Matt Wallace has turned into a prolific winner and is storming up the rankings
Few players will head into the current swing of lucrative European Tour events with more confidence than Britain's Matt Wallace.
The 28-year-old Englishman is turning into a prolific winner, with victory in last week's BMW International Open the ninth triumph of his young professional career.
Wallace has climbed more than 1,600 places in the world rankings since September 2015, having acquired an impressive knack of capitalising on winning positions.
"It's crazy but it doesn't feel strange. It doesn't feel like I don't deserve to be here because I've worked really hard," he told this week's edition of The Cut, the BBC golf podcast.
Wallace won six times on the lowly Alps Tour to gain a foothold on the Challenge Tour before graduating to the full European Tour with victory in Portugal in May 2017.
Earlier this year he beat Andrew "Beef" Johnston in a playoff to win the Indian Open before becoming a three-time winner on the main tour last Sunday.
Wallace is convinced the art of winning is in his DNA.
"My parents were both PE teachers, Dad played rugby for Wasps and my sister is sporty as well," he said.
"I've just grown up in a household of competing, I was just brought up that way.
"I lost a few friends and got into a few arguments about it because I just need to win all the time. It's become healthy now, rather than when I was younger when it was kind of unhealthy that I wanted it that bad.
"Now the competing aspect is a healthy thing - I go to tournaments and I don't shy away from that moment of wanting to be there and involved and up against it, and I like that."
A former Middlesex schoolboy cricketer, his professional golf career seemed have stalled in his early twenties.
"I had a moment when I said, 'what am I going to do when I'm 27, 28 years old?'" he admitted.
"I was doing nothing, I was earning 50p on the Alps Tour. I didn't see any improvement in my golf and I was struggling.
"Come six years on and I'm a three-times European Tour winner, which is still crazy, but it is something I set my goals and my mind at. When you work hard, those good things come."
Wallace is enjoying the high life in every respect. To get to Cologne last week he was flown by the organisers on a private jet from the US Open, where he missed the cut.
"When I was on it, I thought 'wow, this is amazing'," he said. "To get on a private jet is pretty cool, it was my first time and hopefully not my last. It's surreal, it's a brilliant way to travel, a lot easier than having to go commercial.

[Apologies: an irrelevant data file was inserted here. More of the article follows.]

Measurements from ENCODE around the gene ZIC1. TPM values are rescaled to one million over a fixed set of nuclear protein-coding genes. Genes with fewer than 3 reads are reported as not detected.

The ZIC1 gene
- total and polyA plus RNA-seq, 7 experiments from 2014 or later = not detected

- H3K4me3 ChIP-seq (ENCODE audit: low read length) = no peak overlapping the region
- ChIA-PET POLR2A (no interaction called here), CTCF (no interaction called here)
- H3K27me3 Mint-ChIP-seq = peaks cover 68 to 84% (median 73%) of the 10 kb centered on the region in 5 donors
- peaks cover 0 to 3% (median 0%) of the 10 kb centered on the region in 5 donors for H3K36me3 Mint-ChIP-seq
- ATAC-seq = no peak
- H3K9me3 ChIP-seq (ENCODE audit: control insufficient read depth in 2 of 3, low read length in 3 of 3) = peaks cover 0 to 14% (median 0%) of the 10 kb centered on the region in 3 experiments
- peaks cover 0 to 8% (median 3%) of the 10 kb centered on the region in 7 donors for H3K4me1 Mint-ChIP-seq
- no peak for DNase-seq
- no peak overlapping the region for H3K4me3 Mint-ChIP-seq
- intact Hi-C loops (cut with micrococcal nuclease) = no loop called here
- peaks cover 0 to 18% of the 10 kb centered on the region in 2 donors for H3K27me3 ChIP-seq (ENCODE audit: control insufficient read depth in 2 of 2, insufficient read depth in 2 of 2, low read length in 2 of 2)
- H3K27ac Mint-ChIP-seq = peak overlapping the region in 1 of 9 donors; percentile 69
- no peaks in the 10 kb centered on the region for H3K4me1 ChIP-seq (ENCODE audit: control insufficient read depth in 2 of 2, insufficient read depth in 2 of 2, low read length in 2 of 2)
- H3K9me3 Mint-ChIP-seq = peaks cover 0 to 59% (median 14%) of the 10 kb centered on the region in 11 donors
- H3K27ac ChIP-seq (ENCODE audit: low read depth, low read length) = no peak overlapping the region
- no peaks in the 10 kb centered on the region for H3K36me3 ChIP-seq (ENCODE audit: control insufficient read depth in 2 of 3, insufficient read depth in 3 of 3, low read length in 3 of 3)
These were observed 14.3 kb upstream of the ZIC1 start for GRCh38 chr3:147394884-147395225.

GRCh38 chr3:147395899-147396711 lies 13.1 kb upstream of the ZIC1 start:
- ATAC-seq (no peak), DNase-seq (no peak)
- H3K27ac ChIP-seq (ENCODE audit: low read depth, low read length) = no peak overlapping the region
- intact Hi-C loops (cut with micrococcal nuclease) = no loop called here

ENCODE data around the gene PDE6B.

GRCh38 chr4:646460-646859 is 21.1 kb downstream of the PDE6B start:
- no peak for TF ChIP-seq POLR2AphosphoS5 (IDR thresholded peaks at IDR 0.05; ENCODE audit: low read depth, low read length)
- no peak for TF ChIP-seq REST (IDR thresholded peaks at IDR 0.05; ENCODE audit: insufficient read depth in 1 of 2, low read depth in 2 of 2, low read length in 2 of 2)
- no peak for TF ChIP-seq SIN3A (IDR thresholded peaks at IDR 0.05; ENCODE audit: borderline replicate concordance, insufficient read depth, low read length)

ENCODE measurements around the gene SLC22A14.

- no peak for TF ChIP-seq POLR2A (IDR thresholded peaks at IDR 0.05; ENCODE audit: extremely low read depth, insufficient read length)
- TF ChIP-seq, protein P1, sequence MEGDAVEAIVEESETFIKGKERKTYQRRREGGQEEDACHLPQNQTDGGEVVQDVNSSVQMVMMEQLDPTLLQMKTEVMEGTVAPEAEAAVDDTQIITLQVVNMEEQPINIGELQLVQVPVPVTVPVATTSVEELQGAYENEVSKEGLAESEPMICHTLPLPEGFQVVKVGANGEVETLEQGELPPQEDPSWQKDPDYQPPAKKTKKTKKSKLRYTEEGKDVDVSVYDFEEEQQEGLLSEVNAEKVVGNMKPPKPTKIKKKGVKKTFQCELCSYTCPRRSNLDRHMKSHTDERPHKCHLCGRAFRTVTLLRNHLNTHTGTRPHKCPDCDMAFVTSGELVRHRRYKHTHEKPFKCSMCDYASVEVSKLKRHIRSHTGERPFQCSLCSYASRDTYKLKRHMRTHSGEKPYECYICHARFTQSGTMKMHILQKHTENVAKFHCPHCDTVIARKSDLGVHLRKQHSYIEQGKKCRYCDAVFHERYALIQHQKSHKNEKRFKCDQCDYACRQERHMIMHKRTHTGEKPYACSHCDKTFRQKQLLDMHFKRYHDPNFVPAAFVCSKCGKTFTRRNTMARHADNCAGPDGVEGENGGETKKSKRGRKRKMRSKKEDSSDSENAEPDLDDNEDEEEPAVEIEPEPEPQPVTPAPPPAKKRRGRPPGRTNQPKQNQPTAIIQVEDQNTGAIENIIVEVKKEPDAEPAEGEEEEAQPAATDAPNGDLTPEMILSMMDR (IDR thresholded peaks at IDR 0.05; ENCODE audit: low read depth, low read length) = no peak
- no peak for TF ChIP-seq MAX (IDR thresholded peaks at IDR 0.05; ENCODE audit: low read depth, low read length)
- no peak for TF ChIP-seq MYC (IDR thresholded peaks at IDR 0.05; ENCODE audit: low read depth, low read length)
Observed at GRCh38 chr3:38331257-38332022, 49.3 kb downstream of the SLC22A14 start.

"It's a one in a million chance that we get to do it and I got to do it that week, and it's really cool."
It is clear Wallace revels in being at the sharp end of a tournament. He was clinical in Germany from the moment he saw Thorbjorn Olesen set a target at nine-under-par after a brilliant 61.
"On seven, when I saw Thorbjorn was at nine under, I just said to Dave [McNeilly, his caddie] 'we have to get to 10. There are no questions asked, we've just got to get to 10 under'.
Wallace reached that mark with a daring tee shot to a tight pin at the 16th but still needed to hole a testing six footer at the last to remain in the lead.
"I work hard on the putting green, giving myself pressure putts and it was just another putt and rolled it straight in the middle," he said.
"It becomes natural when you do it enough times. Yeah, you're nervous but you go through the routine; I pick my spot in front of my ball which I do for the short ones and everything just felt the same.
"Nothing crept into my head. It was just like 'I have to make this putt'. There's no questions, you've just got to do it."
Winning is never easy. On the same day another Englishman, Paul Casey could not convert a four-stroke 54-hole lead into victory at the Travelers Championship on the PGA Tour.
Struggling to control his swing, Casey laboured to a closing 72 and was the only player not to break 70 in the top 18 finishers. He opened the door for Bubba Watson to claim his third win of the year.
The lead seemed a burden for the experienced Casey who suffered the malaise familiar to many top players who struggle to back up a very low round the previous day. He shot 62 on the Saturday to assume that seemingly commanding position after three rounds.
"Didn't have my swing all day and fought it, and battled as hard as I could," Casey said. "But to only make one birdie all day is not good enough."
While Casey analyses what went wrong, his younger English compatriot Wallace is relishing the steep upward curve he has found.
"I'm fortunate that I have the mentality that I can go and speak to the likes of Robert Rock," Wallace said of the European Tour player who has been helping him with his long game.
"I'd never met him before Ireland last year. I didn't have a coach and I said 'is there any chance you can have a look at my swing?' So I put myself out there and he said yes."
Wallace, now ranked 66th in the world, has had similar conversations with Thomas Bjorn about his wedge play and Paul Lawrie regarding chipping.
"I like talking to these guys because they've been there and done it," Wallace said.
"They'll tell you technically what's right but they'll also tell you what's going to work for you in the situation where you need it to happen.
"It's why I am what I am now, because of them. Credit to them, I thank them a lot."
Now it is all about cashing in on the Rolex Series riches as Wallace prepares for this week's French Open, then the Irish and the Scottish before making his Open debut at Carnoustie.
It is an exhausting run but if he finds himself in contention for another title we can be confident he will not lack the mentality to make the most of the opportunity.